This study examined 60 participants, 30 college students and 30 community residents between the ages of 60 and 75, who had lived in the Southeastern U.S. for at least four years. During individual interviews participants were asked to describe the place in which they would take shelter from a tornado warning in their current home. Then, they described the most appropriate protective actions for a similarly-aged individual new to the area who encountered a tornado warning in several different situations. They also described their own experiences with tornadoes and tornado warnings, particularly their experience during the historic tornado outbreak in the Southeastern U.S. on April 27, 2011.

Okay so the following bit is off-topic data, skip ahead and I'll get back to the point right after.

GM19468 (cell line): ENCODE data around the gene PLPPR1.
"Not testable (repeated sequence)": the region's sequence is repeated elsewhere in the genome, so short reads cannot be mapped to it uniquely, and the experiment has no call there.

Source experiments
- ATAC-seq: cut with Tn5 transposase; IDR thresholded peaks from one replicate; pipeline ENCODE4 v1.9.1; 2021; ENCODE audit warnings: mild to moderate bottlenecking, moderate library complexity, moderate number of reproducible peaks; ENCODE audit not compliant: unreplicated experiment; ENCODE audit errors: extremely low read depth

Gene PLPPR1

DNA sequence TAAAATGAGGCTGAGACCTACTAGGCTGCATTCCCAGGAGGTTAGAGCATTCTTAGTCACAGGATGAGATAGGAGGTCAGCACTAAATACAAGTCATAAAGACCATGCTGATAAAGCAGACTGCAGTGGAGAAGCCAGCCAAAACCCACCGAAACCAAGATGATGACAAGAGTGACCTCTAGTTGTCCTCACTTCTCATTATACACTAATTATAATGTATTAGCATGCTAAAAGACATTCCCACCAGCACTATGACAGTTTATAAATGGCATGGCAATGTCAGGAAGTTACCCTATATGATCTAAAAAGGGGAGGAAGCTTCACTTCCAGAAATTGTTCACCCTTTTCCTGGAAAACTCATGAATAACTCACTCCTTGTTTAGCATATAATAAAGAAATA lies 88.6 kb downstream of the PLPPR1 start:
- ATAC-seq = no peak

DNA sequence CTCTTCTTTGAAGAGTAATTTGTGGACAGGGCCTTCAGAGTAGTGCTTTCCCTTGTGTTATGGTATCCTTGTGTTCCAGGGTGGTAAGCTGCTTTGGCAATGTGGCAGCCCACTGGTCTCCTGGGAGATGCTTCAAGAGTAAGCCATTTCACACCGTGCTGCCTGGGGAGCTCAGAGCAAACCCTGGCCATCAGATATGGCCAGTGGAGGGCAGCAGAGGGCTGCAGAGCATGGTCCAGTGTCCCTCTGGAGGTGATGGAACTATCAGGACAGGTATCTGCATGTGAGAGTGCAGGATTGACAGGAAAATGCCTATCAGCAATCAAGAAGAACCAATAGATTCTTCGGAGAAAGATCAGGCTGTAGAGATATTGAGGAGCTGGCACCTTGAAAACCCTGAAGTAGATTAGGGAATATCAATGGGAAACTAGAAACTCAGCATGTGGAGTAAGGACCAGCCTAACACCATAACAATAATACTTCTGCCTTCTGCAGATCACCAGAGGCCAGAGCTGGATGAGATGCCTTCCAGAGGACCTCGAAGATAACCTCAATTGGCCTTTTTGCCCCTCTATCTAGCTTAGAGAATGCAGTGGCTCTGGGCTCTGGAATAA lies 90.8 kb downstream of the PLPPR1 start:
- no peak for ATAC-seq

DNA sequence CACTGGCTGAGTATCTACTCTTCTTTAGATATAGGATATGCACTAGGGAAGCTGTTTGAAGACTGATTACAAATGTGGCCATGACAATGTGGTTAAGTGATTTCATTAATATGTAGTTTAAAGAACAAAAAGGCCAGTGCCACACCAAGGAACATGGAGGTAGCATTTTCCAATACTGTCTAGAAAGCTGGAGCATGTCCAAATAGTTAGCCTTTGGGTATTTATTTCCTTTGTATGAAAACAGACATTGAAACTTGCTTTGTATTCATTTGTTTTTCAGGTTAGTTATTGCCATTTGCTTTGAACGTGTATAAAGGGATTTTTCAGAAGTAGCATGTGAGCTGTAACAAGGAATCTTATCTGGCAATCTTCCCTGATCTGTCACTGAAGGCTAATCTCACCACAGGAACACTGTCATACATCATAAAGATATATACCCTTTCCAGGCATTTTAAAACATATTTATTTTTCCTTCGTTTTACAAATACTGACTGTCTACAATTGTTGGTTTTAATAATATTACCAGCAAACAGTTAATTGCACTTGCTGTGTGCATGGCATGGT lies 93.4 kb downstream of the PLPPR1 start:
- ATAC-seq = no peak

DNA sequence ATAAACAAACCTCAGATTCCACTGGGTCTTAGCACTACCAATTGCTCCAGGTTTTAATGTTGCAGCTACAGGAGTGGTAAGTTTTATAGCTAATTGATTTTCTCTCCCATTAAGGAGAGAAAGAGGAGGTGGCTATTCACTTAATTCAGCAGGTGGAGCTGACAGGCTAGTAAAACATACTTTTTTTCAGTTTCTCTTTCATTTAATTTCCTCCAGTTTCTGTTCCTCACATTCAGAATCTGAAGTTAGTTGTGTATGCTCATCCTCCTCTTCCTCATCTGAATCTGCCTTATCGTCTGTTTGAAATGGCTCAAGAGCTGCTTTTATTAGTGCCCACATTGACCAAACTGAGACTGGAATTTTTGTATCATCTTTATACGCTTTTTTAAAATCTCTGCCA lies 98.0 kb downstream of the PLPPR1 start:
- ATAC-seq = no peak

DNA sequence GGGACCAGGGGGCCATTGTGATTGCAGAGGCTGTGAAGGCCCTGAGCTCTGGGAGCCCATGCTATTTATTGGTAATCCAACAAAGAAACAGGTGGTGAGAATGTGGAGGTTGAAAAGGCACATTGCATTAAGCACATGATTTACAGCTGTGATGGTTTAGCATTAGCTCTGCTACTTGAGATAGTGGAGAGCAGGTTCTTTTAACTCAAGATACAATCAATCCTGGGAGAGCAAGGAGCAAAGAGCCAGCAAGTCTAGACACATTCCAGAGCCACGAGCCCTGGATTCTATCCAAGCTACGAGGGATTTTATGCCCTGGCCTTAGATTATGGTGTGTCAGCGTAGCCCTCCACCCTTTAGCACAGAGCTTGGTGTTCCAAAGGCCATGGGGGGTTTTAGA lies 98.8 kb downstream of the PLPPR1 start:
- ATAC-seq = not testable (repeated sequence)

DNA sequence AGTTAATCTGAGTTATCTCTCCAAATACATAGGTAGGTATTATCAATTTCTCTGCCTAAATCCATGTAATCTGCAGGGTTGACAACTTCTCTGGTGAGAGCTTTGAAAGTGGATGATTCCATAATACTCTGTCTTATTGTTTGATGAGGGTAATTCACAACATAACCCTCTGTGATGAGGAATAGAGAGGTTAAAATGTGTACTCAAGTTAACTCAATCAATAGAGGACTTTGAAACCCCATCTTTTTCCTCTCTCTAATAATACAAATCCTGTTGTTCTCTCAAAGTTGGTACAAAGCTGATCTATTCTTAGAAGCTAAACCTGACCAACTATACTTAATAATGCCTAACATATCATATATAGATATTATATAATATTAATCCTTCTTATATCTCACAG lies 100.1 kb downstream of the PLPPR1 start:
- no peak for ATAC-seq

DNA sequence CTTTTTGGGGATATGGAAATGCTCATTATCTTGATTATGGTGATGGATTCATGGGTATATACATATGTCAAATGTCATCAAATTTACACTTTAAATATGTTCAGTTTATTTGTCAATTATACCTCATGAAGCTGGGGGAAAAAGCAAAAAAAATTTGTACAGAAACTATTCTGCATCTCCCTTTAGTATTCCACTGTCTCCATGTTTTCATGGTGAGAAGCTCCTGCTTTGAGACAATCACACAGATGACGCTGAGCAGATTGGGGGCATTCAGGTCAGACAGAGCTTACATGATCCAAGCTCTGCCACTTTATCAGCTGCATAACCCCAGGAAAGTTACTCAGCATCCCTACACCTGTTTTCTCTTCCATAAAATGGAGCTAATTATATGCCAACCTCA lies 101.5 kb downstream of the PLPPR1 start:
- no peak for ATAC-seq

The poster will present an analysis of participant responses primarily based on two theories from different social sciences. First, Appleton's (1975) prospect-refuge theory of human aesthetics from geography suggests that safe places offer individuals protection, brightness, and order. Second, Grawe's (2007) consistency-theoretical model from neuroscience proposes that the basic needs of attachment, orientation and control, pleasure attraction/pain avoidance, and self-enhancement drive humans to approach or avoid specific stimuli. Using these theories, a categorization scheme is proposed that indicates how protective action responses are facilitated or impeded by participant perceptions. Recommendations for adjusting warning communications and shelter design to influence these perceptions will be discussed.